Climate frequently asked questions

What is the average annual precipitation in Minnesota?

  • The average annual precipitation (rainfall plus the water equivalent found in snowfall) in Minnesota ranges from nearly 18 inches in the far northwest to more than 32 inches in the southeast. Precipitation patterns in Minnesota (and across most of the eastern United States) are dictated by proximity to the Gulf of Mexico. Locations closer to the source of warm, moist air provided by the Gulf, receive more precipitation on average. See the normal precipitation maps for Minnesota.
  • Approximately two thirds of average annual precipitation falls during the warm months of May through September. However, most of this precipitation is returned to the atmosphere through evaporation from land and water surfaces and through transpiration from plants. The net effect of the balance between "deposits" and "withdrawals" during the growing season is that many of Minnesota's hydrologic systems reach their seasonal lows by the end of September.
  • It should be noted that average or "normal" is a mathematical midpoint about which Minnesota's climate varies widely. Located near the center of the North American continent, Minnesota finds itself at a climate "crossroads," influenced by a wide variety of air masses. For this reason, drought and flood are as much a part of the state's climate as "normal" weather.

What is the average annual snowfall in Minnesota?

  • The average annual snowfall in Minnesota varies from 36 inches in the southwest to more than 70 inches along the Lake Superior "snow belt." Although snow is an important component of Minnesota's hydrology, the water found in the snow comprises less than 20 percent of the total precipitation received annually.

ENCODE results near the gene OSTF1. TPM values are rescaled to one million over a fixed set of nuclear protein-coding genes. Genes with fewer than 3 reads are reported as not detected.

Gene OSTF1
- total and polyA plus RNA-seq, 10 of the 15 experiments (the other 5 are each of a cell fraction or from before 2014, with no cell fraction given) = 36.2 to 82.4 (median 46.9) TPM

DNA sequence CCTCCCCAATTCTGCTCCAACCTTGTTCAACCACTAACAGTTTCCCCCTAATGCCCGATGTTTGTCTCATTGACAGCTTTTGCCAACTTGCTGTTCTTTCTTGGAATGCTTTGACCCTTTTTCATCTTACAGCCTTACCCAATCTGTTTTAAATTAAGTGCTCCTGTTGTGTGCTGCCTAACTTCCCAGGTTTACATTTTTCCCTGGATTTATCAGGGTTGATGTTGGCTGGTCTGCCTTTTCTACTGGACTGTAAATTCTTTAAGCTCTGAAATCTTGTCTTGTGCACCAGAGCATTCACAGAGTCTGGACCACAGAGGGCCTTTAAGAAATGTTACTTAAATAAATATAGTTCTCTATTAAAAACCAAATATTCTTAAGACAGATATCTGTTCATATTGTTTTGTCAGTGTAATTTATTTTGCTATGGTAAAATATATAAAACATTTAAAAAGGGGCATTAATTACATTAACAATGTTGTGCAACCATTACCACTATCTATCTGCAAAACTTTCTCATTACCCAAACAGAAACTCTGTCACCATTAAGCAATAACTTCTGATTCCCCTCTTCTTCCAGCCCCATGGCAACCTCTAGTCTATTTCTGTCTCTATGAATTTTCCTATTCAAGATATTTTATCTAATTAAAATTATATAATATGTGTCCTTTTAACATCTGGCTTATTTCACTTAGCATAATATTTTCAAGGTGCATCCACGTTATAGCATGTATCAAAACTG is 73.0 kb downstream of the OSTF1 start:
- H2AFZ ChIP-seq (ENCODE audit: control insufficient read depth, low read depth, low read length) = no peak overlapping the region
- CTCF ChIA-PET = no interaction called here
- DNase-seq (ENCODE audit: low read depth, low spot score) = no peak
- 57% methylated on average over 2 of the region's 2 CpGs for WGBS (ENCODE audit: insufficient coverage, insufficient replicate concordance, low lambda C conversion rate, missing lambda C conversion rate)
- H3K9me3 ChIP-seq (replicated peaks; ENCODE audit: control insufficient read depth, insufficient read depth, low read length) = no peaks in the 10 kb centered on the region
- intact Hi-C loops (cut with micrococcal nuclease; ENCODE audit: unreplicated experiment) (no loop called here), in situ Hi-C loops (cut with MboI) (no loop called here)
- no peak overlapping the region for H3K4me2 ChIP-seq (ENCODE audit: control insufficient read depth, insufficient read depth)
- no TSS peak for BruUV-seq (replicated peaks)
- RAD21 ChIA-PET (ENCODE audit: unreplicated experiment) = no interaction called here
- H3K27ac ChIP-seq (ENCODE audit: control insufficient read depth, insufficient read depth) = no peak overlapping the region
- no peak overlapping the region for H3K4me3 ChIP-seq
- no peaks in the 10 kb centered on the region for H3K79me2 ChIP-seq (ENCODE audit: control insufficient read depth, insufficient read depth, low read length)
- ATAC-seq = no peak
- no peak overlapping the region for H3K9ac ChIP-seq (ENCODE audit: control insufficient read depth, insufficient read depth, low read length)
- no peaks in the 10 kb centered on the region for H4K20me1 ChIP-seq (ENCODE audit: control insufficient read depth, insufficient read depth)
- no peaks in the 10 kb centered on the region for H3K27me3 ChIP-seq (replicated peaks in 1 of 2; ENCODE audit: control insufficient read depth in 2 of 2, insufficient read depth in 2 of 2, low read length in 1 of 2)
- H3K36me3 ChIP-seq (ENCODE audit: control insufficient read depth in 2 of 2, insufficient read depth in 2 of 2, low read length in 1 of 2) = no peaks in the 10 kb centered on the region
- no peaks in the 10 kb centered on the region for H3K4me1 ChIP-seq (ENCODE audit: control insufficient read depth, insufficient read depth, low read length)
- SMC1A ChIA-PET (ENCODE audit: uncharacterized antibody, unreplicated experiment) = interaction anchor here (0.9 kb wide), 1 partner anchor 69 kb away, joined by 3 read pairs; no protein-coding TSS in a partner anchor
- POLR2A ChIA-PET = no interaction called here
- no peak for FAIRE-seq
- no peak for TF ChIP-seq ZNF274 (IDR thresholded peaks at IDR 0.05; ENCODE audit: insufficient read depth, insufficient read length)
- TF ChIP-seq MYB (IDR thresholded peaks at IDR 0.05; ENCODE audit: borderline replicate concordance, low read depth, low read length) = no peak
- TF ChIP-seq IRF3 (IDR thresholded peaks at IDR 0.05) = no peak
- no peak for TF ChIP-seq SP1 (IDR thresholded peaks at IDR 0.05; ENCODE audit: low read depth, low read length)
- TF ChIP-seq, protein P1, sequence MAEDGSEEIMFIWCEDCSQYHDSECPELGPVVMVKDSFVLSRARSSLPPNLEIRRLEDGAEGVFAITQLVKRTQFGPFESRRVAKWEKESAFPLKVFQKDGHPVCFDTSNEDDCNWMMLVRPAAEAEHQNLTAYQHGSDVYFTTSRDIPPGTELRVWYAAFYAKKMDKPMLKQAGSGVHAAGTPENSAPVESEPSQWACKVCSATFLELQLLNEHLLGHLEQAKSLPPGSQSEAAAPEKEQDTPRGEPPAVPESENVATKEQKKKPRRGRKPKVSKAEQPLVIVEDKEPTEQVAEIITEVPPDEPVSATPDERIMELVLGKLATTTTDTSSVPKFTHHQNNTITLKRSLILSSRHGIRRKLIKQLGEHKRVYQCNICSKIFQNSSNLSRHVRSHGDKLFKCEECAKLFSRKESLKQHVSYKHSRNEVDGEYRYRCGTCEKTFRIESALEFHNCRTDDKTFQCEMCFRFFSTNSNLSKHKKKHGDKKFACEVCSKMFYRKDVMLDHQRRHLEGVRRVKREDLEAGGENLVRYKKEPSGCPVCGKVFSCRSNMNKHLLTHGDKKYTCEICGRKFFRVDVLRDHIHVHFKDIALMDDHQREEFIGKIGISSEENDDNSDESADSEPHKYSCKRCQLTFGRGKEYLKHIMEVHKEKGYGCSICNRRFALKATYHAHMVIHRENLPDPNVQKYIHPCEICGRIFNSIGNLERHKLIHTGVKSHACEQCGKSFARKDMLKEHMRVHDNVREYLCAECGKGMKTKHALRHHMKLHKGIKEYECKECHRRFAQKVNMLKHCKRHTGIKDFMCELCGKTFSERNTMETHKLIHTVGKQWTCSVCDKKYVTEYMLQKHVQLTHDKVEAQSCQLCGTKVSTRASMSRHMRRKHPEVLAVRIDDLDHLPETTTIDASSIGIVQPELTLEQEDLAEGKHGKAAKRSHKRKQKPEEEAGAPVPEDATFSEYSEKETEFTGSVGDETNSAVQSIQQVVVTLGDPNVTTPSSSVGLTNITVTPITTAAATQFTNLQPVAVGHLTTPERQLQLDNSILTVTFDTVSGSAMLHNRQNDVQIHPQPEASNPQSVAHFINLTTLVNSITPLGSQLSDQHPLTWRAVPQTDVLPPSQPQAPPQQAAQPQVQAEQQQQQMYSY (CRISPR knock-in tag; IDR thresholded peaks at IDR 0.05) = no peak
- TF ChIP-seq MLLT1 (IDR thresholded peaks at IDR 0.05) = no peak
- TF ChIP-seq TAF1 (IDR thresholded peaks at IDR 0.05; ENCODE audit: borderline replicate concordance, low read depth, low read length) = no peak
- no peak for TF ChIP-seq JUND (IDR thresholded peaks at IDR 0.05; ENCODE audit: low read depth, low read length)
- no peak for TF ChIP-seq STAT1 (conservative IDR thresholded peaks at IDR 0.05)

• Snowfall patterns are driven by the combined influence of moisture supply and temperature. For example, the average annual snowfall for Winona and Roseau (at opposite ends of the state) is approximately the same. Winona, the wetter location, will occasionally receive winter precipitation in the form of rain, whereas the colder and drier Roseau seldom receives winter rain.
  • By far the snowiest areas in Minnesota are the Lake Superior highlands, a ridge of higher terrain along Minnesota's "north shore." In addition to receiving snow from the large-scale weather systems moving through the Midwest, the Lake Superior highlands experience localized snow events as well. These localized events are caused by moisture-laden breezes moving onshore from the lake and up the slope, creating and depositing snow.

Where can I obtain Minnesota climate data?

Minnesota climate data can be obtained from the DNR Waters State Climatology Office. This office manages and disseminates historical climate data in order to address questions involving the impact of climate on Minnesota and its citizens. The State Climatology Office can be reached by telephone at 651-296-4214, via e-mail at climate@umn.edu, or through the Climatology Working Group website.